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useless or ridiculous ; as they tended at least, to illustrate an institution of no frivolous or indifferent nature. Chivalry is commonly looked upon as a barbarous sport, or extravagant amusement, of the dark ages.

It had however no small influence on the manners, policies, and constitutions of antient times, and served many public and important purposes. It was the school of fortitude, honour, and affability. Its exercises, like the grecian games, habituated the youth to fatigue and enterprise, and inspired the noblest sen- , timents of heroism. It taught gallantry and civility to a favage and ignorant people, and humanised the native ferocity of the northern nations. It conduced to refine the manners of the combatants, by exciting an emulation in the devices and accoutrements, the splendour and parade, of their tilts and tournaments : : while its magnificent festivals, thronged with noble dames and courteous knights, produced the first efforts of wit and fancy.

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I am still further to hope, that, together with other specimens of obsolete literature in general, hinted at before, the many references I have made, in particular to Romances, the necessary appendage of antient Chivalry, will also plead their pardon. For however monstrous and unnatural these compositions may ap


pear to this age of reason and refinement, they merit more attention than the world is willing to bestow. They preserve many curious historical facts, and throw considerable light on the nature of the feudal fyftem. They are the pictures of antient ufages and customs; and represent the manners, genius, and character of our ancestors. Above all, such are their Terrible Graces of magic and enchantment, fo magnificently marvellous are their fictions and fablings, that they contribute, in a wonderful degree, to rouse and invigorate all the powers of imagination: to store the fancy with those sublime and alarming images, which true poetry best delights to display.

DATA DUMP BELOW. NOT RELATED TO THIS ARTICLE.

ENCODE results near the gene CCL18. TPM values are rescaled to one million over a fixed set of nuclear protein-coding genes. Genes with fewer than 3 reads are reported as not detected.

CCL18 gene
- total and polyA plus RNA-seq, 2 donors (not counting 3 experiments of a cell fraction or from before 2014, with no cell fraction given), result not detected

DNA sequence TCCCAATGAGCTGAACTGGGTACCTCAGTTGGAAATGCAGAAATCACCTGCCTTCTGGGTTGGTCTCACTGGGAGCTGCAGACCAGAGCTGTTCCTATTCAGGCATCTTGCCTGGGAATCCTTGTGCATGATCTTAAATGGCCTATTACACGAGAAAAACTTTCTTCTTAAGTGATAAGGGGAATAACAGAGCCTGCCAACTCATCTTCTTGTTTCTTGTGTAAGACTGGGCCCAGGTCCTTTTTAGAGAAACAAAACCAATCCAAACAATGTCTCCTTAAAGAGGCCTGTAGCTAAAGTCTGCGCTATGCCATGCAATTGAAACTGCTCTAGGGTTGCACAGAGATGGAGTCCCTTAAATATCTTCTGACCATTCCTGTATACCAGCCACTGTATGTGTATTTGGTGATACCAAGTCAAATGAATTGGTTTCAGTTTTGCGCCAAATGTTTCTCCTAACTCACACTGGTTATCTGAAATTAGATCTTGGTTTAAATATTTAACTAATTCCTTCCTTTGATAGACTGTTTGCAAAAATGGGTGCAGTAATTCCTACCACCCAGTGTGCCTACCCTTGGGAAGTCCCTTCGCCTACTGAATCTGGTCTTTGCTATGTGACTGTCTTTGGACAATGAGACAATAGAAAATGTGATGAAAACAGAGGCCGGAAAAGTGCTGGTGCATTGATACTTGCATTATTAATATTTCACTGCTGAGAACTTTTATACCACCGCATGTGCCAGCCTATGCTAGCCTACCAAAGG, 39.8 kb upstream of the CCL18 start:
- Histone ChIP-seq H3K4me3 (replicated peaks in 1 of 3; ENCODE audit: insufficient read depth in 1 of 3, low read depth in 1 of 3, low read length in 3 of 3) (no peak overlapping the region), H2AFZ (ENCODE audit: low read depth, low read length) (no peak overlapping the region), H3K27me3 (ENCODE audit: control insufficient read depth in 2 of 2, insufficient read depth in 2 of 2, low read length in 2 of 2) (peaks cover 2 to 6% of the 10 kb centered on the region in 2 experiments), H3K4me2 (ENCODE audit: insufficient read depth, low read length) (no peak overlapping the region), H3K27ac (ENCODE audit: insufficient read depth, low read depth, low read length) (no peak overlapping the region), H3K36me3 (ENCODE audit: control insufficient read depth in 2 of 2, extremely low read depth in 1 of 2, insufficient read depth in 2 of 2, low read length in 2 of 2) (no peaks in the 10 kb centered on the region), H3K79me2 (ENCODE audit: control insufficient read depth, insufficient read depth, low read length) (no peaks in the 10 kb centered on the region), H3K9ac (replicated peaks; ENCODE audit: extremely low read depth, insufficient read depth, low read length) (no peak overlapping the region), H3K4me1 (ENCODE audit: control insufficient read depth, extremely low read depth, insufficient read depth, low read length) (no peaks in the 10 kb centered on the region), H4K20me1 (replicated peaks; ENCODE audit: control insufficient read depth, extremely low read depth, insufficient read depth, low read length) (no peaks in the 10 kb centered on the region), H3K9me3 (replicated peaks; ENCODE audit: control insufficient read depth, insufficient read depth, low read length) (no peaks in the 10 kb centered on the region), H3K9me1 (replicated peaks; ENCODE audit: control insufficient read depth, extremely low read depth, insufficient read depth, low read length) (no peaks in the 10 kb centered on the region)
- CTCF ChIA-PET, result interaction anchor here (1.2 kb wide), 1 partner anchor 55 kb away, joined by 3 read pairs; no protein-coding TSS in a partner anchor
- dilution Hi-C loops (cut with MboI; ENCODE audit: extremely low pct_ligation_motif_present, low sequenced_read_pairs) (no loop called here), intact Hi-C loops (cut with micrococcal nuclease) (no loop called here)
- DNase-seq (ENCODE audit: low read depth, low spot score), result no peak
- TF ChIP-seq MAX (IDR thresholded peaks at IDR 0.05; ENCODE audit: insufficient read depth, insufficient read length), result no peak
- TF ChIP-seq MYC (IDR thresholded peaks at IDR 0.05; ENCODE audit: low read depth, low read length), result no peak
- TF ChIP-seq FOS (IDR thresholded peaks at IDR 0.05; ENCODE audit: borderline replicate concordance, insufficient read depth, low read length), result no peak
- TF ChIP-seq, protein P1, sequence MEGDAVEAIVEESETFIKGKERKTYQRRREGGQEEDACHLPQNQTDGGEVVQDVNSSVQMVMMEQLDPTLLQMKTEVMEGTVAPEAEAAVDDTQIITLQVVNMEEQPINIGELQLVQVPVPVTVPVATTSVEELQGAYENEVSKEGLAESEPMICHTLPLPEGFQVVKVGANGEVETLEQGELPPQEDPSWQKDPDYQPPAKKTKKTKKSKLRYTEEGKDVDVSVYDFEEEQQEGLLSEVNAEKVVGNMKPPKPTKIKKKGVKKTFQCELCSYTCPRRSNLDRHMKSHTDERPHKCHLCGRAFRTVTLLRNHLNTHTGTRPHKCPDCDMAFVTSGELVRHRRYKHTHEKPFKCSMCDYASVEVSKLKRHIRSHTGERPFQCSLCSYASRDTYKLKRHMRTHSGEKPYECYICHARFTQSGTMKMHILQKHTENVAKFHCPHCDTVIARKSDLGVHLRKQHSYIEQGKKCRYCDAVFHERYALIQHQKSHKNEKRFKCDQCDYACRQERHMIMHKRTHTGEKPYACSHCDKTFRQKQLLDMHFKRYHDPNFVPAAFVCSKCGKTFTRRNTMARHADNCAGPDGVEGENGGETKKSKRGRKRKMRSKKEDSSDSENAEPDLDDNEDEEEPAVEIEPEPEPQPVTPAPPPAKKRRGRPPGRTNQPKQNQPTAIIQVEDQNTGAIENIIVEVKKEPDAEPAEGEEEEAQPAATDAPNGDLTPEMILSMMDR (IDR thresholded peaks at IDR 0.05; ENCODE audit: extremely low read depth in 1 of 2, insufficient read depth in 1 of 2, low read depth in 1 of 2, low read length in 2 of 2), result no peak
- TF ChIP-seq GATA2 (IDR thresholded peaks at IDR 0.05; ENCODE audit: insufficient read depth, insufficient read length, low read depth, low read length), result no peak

Lastly, in analyfing the Plan and Conduct of this poem, I have so far tried it by epic rules, as to de monstrate the inconveniencies and incongruities, which the poet might have avoided, had he been more ftudious of design and uniformity. It is true, that his romantic materials claim great liberties; but no materials exclude order and perspicuity. I have endeavoured to account for these defects, partly from the peculiar bent of the poet's genius, which at the same time produced infinite beauties, and partly from the predominant taste of the times in which he wrote.


Let me add, that if I have treated fome of the italian poets, on certain occasions, with too little respect, I did not mean to depreciate their various incidental excellencies. I only fuggested, that those excellencies, like some of Spenser's, would have appeared to greater advantage, had they been more judiciously difposed. I have blamed, indeed, the vicious excess of their fictions'; yet I have found no fault in general, with their use of magical machinery; notwithstanding, I have so far.conformed to the reigning maxims of modern criticism, as, in the mean time, to recommend claffical propriety.

I cannot take my final leave of the reader, without the satisfaction of acknowledging, that this work has proved a most agreeable task; and I hope this confideration will at least plead my pardon for its length, whatever cenfure or indulgence the rest of its faults may deserve. The business of criticism is commonly laborious and dry; yet it has here more frequently amused than fatigued my attention, in its excursions upon an author, who makes such perpetual and powerful appeals to the fancy. Much of the pleasure that Spenser experienced in composing the FAIRY QUEEN, must, in some measure, be shared by his commentator ; and the critic, on

this occasion, may speak in the words, and with the rapture, of the poet.

The wayes through which my weary steppes I guyde
Are so exceeding spacious and wyde,
And sprinkled with such sweet varietie
Of all that pleasant is to ear or eye,
That I nigh ravisht with rare thoughts delight,
My TEDIOUS TRAVEL do forgett thereby:

And when I gin to feele decay of might,
It strength to me supplies, and cheares my dulled


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